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First urban site to achieve sustainability endorsement
Friday, Sept. 17, 2010
By Brenda Alling, WSU Vancouver
VANCOUVER - Continuing its leadership in sustainability, the WSU Vancouver campus has become the first urban campus in southwest Washington to earn Salmon-Safe certification, a designation that means the university is proactively and significantly improving the environmental health of its 351-acre property that borders Salmon Creek.
“WSU Vancouver is joining Nike, Oregon Convention Center, Portland’s South Waterfront and other environmentally pioneering Northwest landowners to create healthier landscapes so salmon can spawn and thrive,” said Dan Kent, Salmon-Safe executive director.
“We think Salmon-Safe certification is a powerful way to ensure that best facilities management practices are used in our landscaping maintenance and storm water management programs,” said James Martin, director of Facilities Operations at WSU Vancouver. "We welcomed the independent review of our environmental efforts ranging from campus design to day-to-day management.”
Founded by Pacific Rivers Council, Salmon-Safe is an independent 501(c)3 nonprofit based in Portland. Its mission is to transform land management practices so Pacific salmon can thrive in West Coast watersheds.
To qualify for Salmon-Safe certification, WSU Vancouver met rigorous conservation requirements. These included committing to further streamside restoration along Mill Creek to provide bank stability, shade and cover. Other measures included phasing out landscape chemicals harmful to the watershed, additional water conservation, further reducing storm water runoff from parking lots and buildings, and incorporating salmon-friendly design in future campus development.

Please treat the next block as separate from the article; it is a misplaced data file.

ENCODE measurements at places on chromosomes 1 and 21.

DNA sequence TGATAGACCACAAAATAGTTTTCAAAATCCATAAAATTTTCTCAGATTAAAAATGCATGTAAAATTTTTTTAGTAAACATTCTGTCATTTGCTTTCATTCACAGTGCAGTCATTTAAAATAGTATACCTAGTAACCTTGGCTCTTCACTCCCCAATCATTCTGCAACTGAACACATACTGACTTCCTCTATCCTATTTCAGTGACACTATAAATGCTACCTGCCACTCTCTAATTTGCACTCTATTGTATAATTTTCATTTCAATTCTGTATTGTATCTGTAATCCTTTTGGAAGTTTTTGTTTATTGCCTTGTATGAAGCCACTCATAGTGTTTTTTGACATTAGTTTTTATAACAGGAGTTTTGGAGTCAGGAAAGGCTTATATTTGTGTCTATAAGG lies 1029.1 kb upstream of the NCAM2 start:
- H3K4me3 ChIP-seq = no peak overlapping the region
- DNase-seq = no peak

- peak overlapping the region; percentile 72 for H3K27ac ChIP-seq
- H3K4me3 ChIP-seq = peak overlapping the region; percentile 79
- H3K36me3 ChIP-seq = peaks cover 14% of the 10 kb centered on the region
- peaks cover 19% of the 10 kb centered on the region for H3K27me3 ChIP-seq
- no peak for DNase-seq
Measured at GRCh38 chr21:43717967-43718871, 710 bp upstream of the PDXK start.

“By adopting Salmon-Safe practices on its campus, WSU Vancouver is leading the way to a healthier Columbia River,” said Kent. “WSU Vancouver is an environmental innovator with initiatives ranging from LEED buildings to rain gardens and constructed wetlands to restoration of forests on the property. Salmon-Safe certification represented a powerful next step because aptly named Salmon Creek, in their own backyard, is home to coho salmon, steelhead and cutthroat trout.”
University campus certification is a recent offering from Salmon-Safe, an organization that has been certifying agricultural and urban land since 1996 as a powerful means to encourage management practices that protect and restore salmon habitat. Since 1996, more than 65,000 acres of farmland have become Salmon-Safe certified, including 200 vineyards that represent a third of Oregon’s total vineyard acreage.
Salmon-Safe urban sites around Puget Sound range from the Washington State Department of Ecology’s headquarters campus to Port of Seattle’s park system and the Seattle Art Museum’s Olympic Sculpture Park.
To find out more about Salmon-Safe, please visit: http://www.salmonsafe.org.